A Rolex is an investment in all senses of the word. It can be a literal investment, put aside for resale after a certain period of time. It can be an investment in a legacy, preparing a physical remembrance for the generations that follow you. It can be an investment in yourself in recognition of a job well done, or as a gift to yourself to incentivize future achievement.
Whatever reason you buy a Rolex, it’s an investment you want to protect. Unfortunately, there are many enemies to your investment that you must know and understand in order to defeat. As always, the warrior Sun Tzu has applicable advice for any situation. In his book The Art of War, he reminds his readers, “If you know the enemy and know yourself, you need not fear the result of a hundred battles. If you know yourself but not the enemy, for every victory gained you will also suffer a defeat. If you know neither the enemy nor yourself, you will succumb in every battle.”
In the long war of protecting your Rolex, you must know everything that could threaten it.
Here’s our tactical guide to protecting your investment in a Rolex for years to come.
1. Don’t Skip Regular Service Visits
Like anything in life: automobiles, household appliances, and even marriages, what makes the difference between things that last and things that don’t is regular preventative maintenance. Luckily, unlike marriage counseling, you don’t have to take your Rolex in for service once a week. A service visit once a decade should be more than enough to check the movement for any irregularities, clean all components, tighten or replace any loose or broken links, and send you out the door with a Rolex that’s ready to take on the next decade.
2. Avoid Steamy Situations
Ok this list is starting to sound more like relationship advice instead of watch advice, but stay with us here. Nights at the club are fine with your Rollie, but a steamy shower or a hot tub dunk is a definite no no. This piece of advice can be tough to understand. After all, aren’t many Rolexes depth-rated to 500 meters? Yet we’re telling you a little steam is going to hurt it? It’s time for a short chemistry lesson. H20 in liquid form is made up of large water droplet molecules. In contrast, the micro droplets of H20 as a gas makes steam more insidiously dangerous to a watch. Steam can infiltrate even hairline cracks sand then condense, bringing moisture into places where it shouldn’t be. Or steam can loosen gaskets and admit moisture as well. Especially if you have an ultralight titanium watch, you may not always remember that it’s on your wrist. Make a habit of removing your watch each night before bed, giving it a quick wipe with a cleaning cloth, and storing it in a watch roll or case. This will prevent any early morning showers where you end up stumbling out of the shower filled with regret.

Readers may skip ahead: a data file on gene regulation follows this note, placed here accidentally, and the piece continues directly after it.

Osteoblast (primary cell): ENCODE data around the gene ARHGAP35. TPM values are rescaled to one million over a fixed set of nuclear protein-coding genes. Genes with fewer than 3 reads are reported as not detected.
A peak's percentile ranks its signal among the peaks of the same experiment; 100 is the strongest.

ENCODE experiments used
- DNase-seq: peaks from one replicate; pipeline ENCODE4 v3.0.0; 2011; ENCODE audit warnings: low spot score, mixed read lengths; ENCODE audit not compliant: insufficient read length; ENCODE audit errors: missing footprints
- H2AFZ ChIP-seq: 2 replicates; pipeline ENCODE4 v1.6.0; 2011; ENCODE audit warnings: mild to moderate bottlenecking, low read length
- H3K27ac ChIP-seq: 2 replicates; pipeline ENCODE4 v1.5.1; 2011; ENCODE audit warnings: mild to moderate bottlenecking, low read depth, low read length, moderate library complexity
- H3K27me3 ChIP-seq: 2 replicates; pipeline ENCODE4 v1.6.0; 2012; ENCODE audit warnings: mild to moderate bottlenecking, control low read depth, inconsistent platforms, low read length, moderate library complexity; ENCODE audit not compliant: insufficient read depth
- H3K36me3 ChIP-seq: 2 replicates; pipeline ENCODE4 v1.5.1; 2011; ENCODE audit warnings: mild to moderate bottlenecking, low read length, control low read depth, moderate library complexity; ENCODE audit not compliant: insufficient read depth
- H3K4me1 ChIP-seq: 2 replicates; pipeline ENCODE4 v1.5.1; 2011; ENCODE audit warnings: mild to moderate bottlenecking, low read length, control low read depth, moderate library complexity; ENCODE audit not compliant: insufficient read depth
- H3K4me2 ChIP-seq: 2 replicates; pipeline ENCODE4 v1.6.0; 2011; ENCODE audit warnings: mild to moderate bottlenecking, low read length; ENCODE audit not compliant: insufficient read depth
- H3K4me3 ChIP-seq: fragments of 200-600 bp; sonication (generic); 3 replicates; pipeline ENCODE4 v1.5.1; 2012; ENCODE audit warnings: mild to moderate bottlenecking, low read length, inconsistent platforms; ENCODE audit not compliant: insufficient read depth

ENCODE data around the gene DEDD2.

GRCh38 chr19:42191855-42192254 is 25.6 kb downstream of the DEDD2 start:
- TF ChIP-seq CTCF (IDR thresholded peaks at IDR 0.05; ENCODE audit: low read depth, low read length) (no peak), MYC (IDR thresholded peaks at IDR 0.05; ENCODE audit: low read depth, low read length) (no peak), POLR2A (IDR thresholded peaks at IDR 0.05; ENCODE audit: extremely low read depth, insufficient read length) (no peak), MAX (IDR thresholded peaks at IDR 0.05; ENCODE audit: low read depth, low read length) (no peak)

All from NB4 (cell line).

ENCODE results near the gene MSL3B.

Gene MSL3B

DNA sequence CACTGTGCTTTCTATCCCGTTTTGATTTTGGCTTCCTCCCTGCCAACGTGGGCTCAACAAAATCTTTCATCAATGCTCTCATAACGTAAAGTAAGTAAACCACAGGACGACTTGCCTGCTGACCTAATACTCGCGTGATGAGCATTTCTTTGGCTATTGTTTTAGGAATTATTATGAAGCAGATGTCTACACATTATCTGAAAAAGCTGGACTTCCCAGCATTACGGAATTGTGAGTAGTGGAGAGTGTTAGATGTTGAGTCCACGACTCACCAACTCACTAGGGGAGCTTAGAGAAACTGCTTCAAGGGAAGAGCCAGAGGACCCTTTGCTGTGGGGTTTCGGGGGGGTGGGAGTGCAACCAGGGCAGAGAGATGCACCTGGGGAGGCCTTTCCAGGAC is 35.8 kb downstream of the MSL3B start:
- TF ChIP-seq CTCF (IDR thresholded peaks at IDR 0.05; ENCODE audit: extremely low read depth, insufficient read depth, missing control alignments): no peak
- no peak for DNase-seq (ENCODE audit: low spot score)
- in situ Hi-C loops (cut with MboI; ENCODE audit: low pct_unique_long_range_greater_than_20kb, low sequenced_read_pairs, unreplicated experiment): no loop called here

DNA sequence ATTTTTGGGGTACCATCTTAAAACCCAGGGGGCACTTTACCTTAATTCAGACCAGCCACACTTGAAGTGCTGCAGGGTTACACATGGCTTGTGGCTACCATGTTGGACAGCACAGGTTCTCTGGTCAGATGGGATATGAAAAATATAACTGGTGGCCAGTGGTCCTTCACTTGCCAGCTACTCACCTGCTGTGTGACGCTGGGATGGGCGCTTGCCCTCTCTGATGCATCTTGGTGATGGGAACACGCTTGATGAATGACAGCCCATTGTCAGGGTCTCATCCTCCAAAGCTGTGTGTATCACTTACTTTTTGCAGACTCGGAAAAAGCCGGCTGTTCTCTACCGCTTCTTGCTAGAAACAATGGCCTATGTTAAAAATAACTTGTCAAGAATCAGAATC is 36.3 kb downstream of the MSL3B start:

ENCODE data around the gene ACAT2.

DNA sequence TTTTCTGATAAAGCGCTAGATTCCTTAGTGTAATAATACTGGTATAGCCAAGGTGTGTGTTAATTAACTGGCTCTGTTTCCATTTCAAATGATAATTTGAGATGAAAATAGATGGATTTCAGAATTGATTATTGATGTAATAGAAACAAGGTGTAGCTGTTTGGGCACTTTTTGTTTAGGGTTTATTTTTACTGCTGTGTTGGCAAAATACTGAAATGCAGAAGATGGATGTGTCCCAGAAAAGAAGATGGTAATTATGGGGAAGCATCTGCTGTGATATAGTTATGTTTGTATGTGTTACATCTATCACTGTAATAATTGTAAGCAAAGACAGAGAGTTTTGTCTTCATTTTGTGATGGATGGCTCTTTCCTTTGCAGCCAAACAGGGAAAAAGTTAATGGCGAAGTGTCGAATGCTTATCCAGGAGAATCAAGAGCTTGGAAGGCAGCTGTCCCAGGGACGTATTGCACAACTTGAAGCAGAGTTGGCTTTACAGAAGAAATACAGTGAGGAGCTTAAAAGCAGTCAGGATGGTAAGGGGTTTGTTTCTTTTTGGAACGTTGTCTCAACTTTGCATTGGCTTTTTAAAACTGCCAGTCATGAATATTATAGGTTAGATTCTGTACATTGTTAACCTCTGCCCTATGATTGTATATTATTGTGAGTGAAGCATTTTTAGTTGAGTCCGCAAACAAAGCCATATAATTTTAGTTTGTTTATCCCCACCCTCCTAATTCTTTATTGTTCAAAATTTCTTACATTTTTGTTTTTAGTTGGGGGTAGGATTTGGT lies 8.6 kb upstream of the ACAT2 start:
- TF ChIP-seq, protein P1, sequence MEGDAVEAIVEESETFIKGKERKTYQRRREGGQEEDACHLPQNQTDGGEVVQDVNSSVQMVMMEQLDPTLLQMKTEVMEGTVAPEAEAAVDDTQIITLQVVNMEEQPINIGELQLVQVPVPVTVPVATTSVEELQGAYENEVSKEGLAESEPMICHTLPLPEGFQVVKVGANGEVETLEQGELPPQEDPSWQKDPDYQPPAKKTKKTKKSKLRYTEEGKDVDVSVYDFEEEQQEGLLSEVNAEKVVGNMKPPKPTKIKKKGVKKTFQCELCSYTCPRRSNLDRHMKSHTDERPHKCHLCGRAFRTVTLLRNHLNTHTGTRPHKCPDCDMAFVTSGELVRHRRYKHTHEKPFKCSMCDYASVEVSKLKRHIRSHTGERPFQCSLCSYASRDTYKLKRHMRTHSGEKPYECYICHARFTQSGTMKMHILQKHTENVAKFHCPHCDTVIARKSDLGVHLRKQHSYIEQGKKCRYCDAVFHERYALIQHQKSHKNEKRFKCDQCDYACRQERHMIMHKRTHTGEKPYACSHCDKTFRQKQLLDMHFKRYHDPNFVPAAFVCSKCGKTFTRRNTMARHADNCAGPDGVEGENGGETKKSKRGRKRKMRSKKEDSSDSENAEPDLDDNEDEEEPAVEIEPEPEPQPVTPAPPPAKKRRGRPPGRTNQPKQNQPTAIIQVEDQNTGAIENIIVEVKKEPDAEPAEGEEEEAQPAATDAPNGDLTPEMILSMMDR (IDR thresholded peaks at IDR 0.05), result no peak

3. Clean Your Rolex Regularly
It is important to keep your Rolex clean, but throwing it into the dishwasher definitely isn’t the approach you want to take. Keeping your Rolex clean goes beyond just making it look great. Without weekly cleanings, dust and dirt can build up between links. As that dirt mixes with the natural oils on your skin, it can decrease the lubrication between links. The links will suffer micro-abrasions on account of this new friction, and the result can be a loose, droopy bracelet. (Jubilee bracelets are notorious for this type of stretching.) Check out our guide to cleaning your Rolex for step-by-step directions and products. Our Everest Bands cleaning cloth uses the perfect soft, snag-free material for keeping your Rolex grime-free and shining.
4. Protect Your Bracelet, Protect Your Investment
If you want to keep your bracelet factory-perfect for resale or just keep it looking nice for nights out, consider an Everest Bands rubber strap on your Rolex. Cop an ultra-modern look while also protecting your Rolex Oyster bracelet. As our gift to you, we’ll tuck in a complimentary watch pouch with any purchase over $100. (Our cloth also doubles as a pocket square, so consider your holiday outfit complete.)
Written by Meghan Clark